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It has often been asserted that masons' marks were somehow connected with Freemasonry, and therefore have, or had originally, a mystical meaning. It is perfectly true that on looking over a number of marks it becomes evident that some of them resemble the symbols of many faiths and fancies. An almost equal number appear, however, to be simply alphabetic or monogramatic, and if so, possibly often nothing more than the initial letter of the workman's name, perhaps cut in a fantastic shape. Some of those, however, which assume an alphabetic form, have perhaps quite a different origin. Considering the many sources from which marks have been obtained, this is not surprising. In fact it is clear to me that, although a few general ideas of an origin have been repeatedly asserted, no single' origin or source of the symbols will apply perfectly, because the marks have been, to all appearance, drawn from almost every source and every system. For many reasons I must decline to accept the very unsatisfactory theory that the origin may be found in the Runes. It is true that some masons' marks to a certain extent, and others perhaps exactly, appear to resemble Runic letters; but this is not sufficient evidence to prove an universal origin for mediaeval marks, which, so far as I am able to judge, were not simply marks of identity of person or work.
The Runic theory is as unlikely and as untenable as that which places their origin in the absurd alphabets given by Cornelius Agrippa, who died early in the sixteenth century. His alphabets must, I fear, be classed with the similar productions published by Von Hammer Purgstall "from "an ancient manuscript."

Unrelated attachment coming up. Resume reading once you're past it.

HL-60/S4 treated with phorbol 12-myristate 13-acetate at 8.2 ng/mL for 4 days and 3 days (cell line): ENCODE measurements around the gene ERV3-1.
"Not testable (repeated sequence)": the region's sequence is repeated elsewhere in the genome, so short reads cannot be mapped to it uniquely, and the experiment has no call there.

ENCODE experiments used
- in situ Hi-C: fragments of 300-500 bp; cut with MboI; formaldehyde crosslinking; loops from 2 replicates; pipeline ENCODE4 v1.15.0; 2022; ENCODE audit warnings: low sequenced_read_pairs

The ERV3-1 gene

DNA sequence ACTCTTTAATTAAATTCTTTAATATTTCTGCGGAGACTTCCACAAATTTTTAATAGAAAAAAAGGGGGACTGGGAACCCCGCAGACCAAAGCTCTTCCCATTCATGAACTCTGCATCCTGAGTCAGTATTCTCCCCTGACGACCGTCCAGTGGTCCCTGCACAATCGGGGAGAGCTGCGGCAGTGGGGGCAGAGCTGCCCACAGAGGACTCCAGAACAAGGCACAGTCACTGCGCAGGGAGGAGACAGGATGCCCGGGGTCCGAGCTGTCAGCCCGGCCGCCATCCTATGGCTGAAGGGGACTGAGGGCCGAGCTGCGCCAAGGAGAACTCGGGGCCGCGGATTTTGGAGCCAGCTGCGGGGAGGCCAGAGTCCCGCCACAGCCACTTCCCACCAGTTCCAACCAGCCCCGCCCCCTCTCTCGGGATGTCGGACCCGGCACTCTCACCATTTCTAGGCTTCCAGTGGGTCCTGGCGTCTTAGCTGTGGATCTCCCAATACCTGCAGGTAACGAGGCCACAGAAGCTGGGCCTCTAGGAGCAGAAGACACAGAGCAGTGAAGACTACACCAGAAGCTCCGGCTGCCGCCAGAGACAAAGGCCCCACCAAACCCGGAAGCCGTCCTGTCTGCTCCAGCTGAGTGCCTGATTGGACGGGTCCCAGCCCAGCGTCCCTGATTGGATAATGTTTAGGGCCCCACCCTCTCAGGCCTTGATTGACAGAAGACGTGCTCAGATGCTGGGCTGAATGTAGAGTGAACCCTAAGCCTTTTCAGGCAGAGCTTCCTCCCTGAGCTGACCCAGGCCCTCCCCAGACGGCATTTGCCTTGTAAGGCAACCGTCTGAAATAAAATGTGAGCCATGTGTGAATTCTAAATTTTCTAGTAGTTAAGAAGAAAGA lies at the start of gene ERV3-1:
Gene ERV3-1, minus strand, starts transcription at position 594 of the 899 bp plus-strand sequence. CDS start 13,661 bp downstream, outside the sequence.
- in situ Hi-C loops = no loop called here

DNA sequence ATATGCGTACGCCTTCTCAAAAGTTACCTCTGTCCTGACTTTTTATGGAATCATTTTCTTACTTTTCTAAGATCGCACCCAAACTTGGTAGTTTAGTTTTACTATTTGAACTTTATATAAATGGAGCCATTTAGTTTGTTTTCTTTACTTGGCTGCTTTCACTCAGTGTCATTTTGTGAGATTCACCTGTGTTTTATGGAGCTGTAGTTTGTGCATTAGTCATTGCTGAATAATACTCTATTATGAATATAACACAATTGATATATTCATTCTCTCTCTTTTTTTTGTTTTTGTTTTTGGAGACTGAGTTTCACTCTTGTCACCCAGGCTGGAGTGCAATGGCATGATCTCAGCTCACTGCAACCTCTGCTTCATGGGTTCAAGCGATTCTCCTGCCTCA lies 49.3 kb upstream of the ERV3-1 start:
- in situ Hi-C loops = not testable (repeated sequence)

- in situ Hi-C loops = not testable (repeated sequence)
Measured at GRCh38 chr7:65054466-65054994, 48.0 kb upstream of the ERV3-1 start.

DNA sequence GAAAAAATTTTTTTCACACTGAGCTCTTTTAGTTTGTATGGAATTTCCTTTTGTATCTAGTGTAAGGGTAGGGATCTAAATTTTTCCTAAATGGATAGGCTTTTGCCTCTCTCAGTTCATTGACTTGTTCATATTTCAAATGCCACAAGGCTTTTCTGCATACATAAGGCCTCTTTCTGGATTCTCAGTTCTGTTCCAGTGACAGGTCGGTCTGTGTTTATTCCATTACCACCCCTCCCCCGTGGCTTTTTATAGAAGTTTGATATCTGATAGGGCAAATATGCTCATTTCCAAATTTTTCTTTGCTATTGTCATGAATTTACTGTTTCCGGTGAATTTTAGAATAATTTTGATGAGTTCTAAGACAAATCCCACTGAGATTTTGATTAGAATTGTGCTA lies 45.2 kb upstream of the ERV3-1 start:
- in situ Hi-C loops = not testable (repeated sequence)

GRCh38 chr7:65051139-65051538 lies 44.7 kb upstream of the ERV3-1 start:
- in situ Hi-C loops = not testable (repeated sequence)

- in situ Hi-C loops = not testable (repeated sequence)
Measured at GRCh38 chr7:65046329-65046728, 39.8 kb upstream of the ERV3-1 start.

It is perhaps only a natural supposition that a mason would, in very early times, if allowed, select some sacred symbol belonging to the religion of his native country, just as the quarry marks found in Egypt, as mentioned above, take in some instances such forms, although in others they may have been alphabetic. It must, however, not be forgotten, when considering the question from a symbolical point of view, that although the forms of some marks did originally carry certain special and particular mystical meanings in the system to which they belonged, we as little know that the masons used them with such meanings as that their symbolism formed any portion of the inner teaching of the craft. Also that with so many different forms it is not surprising to find that marks were by no means confined to any particular craft, but that very similar characters, to some extent at least used for the same purpose, were employed as swan marks, and by different trades, although not at so early a date.'
That certain peculiar marks have been handed down cannot be denied, but to explain, I will select for instance an Indian Sect mark, or an Arab Tribe mark, which had a special meaning and symbolism. The form may be found in use up to modern times as a mason's or other mark, but unless it be supposed that almost every system of symbolism became centred in the mason craft, not to mention others—which I am not prepared to allow—it is impossible to believe that the English, French, German, or other christian masons, would use either on a christian, or in fact on any building, intending the mark to carry its original symbolism.
Another singular theory is thus expressed :— "Other signs upon these curious talismans [Mith"raic or Gnostic gems] are derived from the "Demotic Alphabet, and are evidently the originals "of many of the Freemasons' signs, such as are "seen in Roslyn Abbey and other mediaeval build"ings all over Europe. This connection of Free"masonry and Mithraism receives further confir"mation from the fact that in the old faith there "were ten mysteries, as there are ten grades in the "masons' craft." (Archceologia, vol. 48, p. 243, 11 New points in the History of Roman Britain," by Alfred Tylor, F.G.S.) I need hardly say that the connexion between Mithraism and Masonry is as correct as the statement that there are ten grades in the craft.
'Cf. Homeyer, Die llaus-imd Hofmarken, Berlin, 1890. (Many plates.) K